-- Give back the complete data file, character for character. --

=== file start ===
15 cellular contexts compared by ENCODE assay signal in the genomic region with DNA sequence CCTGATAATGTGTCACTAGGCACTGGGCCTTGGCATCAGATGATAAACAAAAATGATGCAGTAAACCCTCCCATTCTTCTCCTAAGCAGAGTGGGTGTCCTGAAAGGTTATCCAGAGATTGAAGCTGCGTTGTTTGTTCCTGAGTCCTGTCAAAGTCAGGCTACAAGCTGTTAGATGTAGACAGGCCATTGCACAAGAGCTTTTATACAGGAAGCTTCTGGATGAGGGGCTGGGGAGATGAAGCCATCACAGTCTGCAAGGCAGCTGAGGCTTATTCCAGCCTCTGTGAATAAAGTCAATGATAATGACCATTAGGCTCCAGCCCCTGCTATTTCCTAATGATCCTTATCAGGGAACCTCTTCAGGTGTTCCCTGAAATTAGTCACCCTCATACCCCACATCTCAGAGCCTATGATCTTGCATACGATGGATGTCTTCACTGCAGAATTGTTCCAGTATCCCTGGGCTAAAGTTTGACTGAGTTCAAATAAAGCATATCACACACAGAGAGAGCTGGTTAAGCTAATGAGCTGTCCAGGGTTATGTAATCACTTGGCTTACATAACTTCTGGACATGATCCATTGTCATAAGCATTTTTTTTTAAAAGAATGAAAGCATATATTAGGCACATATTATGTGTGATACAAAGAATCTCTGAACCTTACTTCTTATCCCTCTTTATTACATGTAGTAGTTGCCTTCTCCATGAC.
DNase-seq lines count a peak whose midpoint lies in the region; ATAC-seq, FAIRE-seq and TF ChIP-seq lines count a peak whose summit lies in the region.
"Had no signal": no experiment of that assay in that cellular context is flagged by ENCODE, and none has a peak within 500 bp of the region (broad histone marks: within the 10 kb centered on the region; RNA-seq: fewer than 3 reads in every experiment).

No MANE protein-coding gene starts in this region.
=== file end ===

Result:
15 cellular contexts compared by ENCODE assay signal in the genomic region with DNA sequence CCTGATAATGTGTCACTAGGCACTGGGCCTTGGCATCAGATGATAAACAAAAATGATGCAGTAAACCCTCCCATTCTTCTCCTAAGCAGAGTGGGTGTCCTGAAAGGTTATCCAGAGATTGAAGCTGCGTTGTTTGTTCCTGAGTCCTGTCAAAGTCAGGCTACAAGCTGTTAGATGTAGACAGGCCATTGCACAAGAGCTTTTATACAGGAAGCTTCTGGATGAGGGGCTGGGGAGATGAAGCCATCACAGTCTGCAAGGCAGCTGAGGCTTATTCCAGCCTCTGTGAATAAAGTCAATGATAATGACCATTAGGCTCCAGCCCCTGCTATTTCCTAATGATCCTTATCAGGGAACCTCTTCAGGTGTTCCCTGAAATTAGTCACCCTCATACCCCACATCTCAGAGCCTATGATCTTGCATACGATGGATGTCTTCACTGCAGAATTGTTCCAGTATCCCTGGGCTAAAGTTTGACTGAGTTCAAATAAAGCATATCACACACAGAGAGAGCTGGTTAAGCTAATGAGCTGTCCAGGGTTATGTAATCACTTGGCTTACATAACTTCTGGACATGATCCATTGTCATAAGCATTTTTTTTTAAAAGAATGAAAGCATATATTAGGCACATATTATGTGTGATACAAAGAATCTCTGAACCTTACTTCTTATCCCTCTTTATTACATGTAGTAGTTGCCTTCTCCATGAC.
DNase-seq lines count a peak whose midpoint lies in the region; ATAC-seq, FAIRE-seq and TF ChIP-seq lines count a peak whose summit lies in the region.
"Had no signal": no experiment of that assay in that cellular context is flagged by ENCODE, and none has a peak within 500 bp of the region (broad histone marks: within the 10 kb centered on the region; RNA-seq: fewer than 3 reads in every experiment).

No MANE protein-coding gene starts in this region.